R, whom I have only seen cry once in our relationship (he sobbed emphatically as he gave his speech at our wedding reception), continues: “Yes, darling. Mum and I are going to be living in different houses soon. But I will still see you lots and you probably won’t even notice that things have changed.”

Our son doesn’t buy this at all.

“But it won’t be the same. I don’t want you to go. I don’t want you to go, Dad.”

He is sobbing loudly and our youngest stops throwing underwear across the floor and looks up.

“Is there anything I can do to make you stay? Is there anything at all I can do? Anything. Please.”

This is a million times worse than I imagined. I don’t know why I pictured a calmer, less emotionally charged scene. He is saying things that children are scripted to say in films. It seems unreal. And both R and I feel helpless, hopeless. No, there is nothing you can do, I say, digging my fingernails into my arm to pinch the pain away. I’m listening to his pleas, remembering the powerlessness of being a child. We lie there, four of us by the time we’ve hoisted our youngest on to the bed. We wait for something to happen and I wonder if there is anything we can do to stay together like this for the whole day.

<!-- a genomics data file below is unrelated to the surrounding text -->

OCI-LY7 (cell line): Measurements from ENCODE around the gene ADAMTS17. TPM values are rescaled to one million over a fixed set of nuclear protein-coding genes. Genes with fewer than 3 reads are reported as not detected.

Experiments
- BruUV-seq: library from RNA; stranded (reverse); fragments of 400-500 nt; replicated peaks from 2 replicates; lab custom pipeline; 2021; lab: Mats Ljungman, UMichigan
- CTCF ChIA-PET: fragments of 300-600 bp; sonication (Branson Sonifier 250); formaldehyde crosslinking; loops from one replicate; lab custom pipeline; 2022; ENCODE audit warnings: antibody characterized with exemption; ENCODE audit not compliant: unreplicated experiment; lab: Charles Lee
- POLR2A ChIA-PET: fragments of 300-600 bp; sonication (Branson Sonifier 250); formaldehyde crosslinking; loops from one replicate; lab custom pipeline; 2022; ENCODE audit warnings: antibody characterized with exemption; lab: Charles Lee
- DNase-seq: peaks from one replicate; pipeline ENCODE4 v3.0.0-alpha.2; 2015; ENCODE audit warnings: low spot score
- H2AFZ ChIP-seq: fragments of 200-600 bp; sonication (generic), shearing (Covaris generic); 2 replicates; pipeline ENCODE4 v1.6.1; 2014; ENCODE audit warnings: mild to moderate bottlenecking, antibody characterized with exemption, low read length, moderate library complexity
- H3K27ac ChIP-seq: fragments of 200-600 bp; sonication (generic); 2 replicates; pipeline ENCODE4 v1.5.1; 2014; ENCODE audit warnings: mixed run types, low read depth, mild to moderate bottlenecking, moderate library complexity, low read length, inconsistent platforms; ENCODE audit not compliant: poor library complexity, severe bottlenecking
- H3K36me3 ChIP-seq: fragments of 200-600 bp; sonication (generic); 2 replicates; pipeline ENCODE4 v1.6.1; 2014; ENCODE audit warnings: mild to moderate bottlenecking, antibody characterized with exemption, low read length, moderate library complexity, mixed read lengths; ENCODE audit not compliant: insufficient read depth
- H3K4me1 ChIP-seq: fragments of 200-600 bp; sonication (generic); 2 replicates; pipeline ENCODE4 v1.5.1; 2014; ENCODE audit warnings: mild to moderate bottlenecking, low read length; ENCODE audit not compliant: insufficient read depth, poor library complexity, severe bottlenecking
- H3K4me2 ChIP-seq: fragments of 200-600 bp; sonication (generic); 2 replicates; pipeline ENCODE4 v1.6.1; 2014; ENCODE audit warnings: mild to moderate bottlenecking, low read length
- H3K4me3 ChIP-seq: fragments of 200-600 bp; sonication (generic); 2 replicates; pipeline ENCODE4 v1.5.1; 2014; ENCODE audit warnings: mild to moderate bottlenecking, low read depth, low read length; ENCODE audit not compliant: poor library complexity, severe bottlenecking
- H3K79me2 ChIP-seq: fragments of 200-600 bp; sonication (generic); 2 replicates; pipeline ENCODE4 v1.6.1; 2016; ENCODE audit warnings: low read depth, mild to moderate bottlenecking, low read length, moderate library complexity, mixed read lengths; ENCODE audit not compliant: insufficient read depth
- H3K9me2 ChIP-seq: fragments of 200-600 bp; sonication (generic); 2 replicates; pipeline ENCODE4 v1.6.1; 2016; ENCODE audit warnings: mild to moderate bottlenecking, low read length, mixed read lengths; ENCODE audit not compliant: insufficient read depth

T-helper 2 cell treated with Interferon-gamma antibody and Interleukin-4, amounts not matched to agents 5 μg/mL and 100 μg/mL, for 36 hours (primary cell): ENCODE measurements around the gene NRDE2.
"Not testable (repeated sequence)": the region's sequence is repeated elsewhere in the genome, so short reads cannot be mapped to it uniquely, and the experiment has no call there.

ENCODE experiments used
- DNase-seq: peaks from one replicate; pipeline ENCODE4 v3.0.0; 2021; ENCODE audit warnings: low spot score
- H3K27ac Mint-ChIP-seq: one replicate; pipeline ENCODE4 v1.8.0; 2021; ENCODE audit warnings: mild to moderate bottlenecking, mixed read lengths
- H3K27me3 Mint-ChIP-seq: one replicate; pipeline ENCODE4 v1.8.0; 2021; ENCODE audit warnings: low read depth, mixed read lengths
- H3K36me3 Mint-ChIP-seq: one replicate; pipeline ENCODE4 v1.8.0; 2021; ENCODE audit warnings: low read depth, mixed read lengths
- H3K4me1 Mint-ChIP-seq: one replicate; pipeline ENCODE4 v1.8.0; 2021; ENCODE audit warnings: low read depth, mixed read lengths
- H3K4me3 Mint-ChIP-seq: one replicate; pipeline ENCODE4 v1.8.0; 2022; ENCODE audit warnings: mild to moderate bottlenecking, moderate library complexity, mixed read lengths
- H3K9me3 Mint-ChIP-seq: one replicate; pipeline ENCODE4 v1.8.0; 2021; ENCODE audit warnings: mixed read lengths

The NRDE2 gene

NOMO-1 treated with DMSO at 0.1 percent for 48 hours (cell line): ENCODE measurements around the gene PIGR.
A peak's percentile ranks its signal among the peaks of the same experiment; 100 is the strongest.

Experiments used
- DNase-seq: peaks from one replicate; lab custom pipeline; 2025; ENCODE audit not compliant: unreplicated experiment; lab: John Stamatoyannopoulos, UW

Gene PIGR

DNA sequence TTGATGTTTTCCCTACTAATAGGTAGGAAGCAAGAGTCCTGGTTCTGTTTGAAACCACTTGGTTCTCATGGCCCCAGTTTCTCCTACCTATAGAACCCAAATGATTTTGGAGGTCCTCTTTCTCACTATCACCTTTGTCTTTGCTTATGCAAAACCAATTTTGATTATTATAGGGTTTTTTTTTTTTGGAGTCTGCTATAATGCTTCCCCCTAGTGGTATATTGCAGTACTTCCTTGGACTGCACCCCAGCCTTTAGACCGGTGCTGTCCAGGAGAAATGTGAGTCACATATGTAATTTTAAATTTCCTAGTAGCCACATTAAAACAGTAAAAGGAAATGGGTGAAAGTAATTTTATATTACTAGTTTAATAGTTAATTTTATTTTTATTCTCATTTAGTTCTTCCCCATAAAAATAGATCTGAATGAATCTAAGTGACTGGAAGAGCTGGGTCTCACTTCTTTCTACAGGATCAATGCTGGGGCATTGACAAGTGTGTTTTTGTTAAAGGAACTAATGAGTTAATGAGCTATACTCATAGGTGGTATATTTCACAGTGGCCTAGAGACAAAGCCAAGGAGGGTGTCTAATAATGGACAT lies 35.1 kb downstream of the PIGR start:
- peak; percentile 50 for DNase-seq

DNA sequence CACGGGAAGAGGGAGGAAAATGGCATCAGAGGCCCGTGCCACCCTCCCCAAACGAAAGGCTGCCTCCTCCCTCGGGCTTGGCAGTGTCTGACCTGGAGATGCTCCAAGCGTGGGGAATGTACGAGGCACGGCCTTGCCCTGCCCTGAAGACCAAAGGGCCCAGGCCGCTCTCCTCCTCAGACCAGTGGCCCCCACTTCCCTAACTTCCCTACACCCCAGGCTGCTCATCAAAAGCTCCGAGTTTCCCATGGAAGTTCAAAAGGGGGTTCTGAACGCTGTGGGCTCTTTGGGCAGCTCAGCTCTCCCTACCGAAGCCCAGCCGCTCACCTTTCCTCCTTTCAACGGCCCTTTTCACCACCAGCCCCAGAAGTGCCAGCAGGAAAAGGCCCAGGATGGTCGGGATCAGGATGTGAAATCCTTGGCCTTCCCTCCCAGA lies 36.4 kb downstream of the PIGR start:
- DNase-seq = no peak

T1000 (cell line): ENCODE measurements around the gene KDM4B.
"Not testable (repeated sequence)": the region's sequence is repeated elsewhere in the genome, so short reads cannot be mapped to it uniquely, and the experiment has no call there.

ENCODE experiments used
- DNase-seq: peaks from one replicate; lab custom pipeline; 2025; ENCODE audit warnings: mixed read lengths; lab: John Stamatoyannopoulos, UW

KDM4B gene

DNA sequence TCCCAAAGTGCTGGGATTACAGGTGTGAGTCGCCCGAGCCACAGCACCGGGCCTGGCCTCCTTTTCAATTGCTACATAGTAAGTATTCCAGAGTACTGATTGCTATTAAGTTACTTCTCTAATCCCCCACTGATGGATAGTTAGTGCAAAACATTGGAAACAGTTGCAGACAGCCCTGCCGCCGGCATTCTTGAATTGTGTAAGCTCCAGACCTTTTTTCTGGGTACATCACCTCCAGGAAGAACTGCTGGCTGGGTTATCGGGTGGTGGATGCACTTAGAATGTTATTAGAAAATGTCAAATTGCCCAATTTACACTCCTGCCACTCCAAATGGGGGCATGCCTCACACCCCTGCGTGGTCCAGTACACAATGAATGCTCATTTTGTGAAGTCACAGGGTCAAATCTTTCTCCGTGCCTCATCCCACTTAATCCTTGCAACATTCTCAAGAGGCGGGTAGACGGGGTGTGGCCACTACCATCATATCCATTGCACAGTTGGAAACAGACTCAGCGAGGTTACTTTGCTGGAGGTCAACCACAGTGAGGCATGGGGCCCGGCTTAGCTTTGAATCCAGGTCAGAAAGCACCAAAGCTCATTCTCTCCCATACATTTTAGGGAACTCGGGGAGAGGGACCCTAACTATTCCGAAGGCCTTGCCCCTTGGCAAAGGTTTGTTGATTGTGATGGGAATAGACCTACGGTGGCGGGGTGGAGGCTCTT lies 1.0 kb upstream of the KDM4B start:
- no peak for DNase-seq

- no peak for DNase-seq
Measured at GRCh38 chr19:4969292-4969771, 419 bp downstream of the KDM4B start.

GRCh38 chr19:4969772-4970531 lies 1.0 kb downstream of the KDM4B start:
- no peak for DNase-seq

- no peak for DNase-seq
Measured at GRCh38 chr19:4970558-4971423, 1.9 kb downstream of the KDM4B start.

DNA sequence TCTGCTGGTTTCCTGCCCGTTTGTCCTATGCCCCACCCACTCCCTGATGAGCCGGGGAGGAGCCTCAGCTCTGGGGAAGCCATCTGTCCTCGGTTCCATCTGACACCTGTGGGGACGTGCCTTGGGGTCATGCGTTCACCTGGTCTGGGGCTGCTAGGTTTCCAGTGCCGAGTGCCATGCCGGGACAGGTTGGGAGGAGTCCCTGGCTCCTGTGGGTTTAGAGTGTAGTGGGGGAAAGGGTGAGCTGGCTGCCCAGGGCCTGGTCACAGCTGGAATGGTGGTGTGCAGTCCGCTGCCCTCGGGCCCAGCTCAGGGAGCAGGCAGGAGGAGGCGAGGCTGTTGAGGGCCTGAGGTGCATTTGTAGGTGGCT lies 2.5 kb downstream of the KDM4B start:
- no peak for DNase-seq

All I can do is hold our son and stroke his head, as I did when he was a baby. R takes his free arm, the one that is not jiggling the other boy up and down like a farmer on his horse, and he takes my hand and squeezes it.

Our daughter walks in and she’s cross with all of us. “What’s the matter? Why are you all crying?” she asks.

“Come here. Sit on the bed,” says R softly.

“God, no. You’re just going to tell me that you and Mum are getting a divorce. I’m going for a shower,” she says.

“I know you’re angry at both of us, but …” I begin. But she’s already left the room and I hear the slam of the bathroom door.